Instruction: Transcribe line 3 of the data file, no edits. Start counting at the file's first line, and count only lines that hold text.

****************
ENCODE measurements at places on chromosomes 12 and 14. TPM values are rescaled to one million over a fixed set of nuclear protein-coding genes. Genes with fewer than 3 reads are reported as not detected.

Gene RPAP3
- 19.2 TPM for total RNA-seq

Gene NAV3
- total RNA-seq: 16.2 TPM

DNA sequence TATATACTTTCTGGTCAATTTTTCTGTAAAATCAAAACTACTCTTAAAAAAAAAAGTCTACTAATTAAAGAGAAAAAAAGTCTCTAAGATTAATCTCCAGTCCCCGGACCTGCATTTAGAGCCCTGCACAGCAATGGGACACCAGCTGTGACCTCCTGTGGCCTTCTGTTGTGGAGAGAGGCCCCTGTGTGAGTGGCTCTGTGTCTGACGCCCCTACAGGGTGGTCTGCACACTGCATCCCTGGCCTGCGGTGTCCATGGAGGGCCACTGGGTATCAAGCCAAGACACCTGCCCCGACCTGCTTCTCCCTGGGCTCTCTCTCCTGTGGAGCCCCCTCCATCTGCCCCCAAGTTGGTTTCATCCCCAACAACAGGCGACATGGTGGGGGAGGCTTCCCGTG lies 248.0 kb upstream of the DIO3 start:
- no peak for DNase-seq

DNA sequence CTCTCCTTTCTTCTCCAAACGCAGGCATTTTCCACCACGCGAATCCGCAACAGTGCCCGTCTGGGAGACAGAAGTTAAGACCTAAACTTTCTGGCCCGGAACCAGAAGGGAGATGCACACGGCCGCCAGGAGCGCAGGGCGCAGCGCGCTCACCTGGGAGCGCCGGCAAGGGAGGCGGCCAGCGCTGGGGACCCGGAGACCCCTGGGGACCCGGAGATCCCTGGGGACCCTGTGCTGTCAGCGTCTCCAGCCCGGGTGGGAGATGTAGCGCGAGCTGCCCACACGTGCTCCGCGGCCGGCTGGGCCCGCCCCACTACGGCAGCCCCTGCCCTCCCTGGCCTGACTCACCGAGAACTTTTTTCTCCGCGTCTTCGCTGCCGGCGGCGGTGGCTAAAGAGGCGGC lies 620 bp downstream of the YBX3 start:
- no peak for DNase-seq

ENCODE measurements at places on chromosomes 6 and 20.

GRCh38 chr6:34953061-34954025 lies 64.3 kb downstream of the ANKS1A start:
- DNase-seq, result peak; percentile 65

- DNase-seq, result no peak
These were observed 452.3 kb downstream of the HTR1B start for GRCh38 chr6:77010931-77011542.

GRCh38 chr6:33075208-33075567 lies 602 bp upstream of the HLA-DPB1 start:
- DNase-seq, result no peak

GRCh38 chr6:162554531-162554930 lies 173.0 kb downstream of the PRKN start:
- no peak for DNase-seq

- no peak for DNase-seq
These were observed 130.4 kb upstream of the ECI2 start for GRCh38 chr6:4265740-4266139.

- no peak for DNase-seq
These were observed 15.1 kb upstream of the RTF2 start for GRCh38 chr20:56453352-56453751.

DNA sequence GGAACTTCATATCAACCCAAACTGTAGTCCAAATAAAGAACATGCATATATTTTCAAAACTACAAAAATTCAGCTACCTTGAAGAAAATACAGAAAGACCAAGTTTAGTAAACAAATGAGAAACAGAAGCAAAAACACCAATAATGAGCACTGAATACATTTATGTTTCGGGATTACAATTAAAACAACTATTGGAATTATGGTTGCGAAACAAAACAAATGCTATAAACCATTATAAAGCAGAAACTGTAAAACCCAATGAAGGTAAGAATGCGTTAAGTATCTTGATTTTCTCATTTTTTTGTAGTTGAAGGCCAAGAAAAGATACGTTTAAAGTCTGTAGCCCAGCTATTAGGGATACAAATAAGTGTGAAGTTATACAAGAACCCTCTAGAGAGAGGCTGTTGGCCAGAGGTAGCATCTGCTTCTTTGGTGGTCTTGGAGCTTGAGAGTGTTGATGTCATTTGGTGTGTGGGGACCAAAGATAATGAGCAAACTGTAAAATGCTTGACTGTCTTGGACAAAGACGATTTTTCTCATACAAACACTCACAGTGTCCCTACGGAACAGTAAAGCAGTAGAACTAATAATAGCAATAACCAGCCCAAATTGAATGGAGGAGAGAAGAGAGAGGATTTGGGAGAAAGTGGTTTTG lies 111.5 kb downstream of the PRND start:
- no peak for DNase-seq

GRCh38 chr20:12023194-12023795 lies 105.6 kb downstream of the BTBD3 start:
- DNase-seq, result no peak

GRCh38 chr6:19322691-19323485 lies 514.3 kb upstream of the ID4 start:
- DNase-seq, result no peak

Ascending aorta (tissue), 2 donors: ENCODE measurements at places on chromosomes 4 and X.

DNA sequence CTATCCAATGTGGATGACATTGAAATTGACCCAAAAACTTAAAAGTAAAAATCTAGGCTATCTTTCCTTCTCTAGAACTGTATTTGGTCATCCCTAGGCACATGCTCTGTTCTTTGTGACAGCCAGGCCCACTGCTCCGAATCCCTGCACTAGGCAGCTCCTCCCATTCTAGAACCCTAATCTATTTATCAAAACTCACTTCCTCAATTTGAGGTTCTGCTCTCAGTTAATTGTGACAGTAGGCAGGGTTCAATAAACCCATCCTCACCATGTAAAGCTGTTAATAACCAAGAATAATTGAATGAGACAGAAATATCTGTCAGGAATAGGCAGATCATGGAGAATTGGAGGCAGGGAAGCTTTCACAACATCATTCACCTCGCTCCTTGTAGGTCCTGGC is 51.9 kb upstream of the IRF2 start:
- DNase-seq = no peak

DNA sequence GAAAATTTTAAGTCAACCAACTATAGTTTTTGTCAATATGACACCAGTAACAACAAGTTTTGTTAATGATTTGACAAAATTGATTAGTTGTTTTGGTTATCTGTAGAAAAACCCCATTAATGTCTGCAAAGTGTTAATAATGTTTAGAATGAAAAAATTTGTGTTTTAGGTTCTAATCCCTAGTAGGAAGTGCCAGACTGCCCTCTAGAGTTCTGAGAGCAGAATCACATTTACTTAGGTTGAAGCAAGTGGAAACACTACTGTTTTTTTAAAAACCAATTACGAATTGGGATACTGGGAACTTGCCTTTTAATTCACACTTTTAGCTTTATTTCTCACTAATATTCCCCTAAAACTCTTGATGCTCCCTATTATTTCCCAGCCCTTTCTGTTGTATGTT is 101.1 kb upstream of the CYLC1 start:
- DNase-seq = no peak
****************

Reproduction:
- 19.2 TPM for total RNA-seq